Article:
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J Holist Nurs. 2008 Sep;26(3):173-82; discussion 183-4. doi: 10.1177/0898010108315187. Epub 2008 Apr 18.

How family, community, and work structured high blood pressure accounts: from African Americans in Washington State.

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University of Washington, School of Nursing in the Department of Psychosocial and Community Health, USA.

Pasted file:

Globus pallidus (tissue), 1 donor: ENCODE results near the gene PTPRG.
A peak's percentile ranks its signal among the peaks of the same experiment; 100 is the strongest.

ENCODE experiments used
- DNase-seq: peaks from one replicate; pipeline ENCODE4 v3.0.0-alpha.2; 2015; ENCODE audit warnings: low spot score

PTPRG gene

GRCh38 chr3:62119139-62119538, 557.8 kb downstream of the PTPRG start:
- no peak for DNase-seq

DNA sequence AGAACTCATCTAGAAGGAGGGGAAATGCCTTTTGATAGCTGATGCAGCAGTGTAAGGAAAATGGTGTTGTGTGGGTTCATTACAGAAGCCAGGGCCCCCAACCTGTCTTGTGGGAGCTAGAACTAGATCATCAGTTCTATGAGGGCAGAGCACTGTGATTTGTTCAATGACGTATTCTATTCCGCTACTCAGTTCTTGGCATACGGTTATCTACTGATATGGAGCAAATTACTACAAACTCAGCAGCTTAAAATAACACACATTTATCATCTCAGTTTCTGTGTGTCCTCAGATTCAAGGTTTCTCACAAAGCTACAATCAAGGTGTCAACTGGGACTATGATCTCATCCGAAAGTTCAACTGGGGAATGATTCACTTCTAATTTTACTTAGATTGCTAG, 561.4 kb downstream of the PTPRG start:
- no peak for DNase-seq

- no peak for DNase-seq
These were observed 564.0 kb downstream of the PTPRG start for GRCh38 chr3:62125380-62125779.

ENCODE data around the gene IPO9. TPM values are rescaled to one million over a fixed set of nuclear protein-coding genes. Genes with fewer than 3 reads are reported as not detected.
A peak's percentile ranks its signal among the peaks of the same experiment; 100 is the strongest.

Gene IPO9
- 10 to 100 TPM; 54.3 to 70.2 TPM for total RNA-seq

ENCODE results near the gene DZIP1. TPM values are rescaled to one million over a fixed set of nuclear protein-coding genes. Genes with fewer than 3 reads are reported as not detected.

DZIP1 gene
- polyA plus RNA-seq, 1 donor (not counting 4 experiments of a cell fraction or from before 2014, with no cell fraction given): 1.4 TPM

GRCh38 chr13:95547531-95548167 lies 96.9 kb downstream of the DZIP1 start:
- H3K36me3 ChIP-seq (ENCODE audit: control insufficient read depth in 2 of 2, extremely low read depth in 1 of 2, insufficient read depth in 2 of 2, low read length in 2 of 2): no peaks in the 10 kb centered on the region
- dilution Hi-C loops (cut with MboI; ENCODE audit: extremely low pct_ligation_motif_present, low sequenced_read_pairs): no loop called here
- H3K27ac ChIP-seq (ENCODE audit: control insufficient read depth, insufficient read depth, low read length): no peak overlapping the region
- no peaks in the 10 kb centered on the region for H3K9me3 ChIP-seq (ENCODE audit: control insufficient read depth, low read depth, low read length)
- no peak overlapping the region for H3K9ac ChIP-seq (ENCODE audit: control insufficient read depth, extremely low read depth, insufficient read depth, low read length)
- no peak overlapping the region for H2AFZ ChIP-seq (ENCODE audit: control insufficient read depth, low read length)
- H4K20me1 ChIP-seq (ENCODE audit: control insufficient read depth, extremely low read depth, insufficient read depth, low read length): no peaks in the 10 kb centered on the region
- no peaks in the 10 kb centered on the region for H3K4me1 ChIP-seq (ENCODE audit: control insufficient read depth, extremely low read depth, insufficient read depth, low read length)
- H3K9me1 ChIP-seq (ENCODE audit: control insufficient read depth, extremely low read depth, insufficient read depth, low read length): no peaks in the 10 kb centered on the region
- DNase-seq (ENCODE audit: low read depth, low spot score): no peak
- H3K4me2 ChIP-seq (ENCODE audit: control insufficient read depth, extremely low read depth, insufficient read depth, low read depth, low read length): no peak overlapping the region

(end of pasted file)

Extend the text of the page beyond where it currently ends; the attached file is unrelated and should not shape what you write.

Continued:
High blood pressure is one of the most often researched, yet least understood health disparities among African Americans. This descriptive, critical discourse analysis examined how family and community demographics and paid and unpaid work structured participants' accounts of high blood pressure experiences in Washington State. Thirty-seven urban-dwelling African American women (n = 17) and men (n = 20) in Washington State enrolled in the study from 2000-2001. Reports about stress, concerns, worry, loneliness, and paid and unpaid work were given in semi-structured interviews. Analysis results are embedded within three major themes: (a) Aware, But Not Informed, (b) Negotiating Self, Kin and Community Health, and (c) Distant Lives, Distant Love. Knowledge of life factors influencing African Americans' high blood pressure appraisals will help develop context-specific health programs focused on their concerns.

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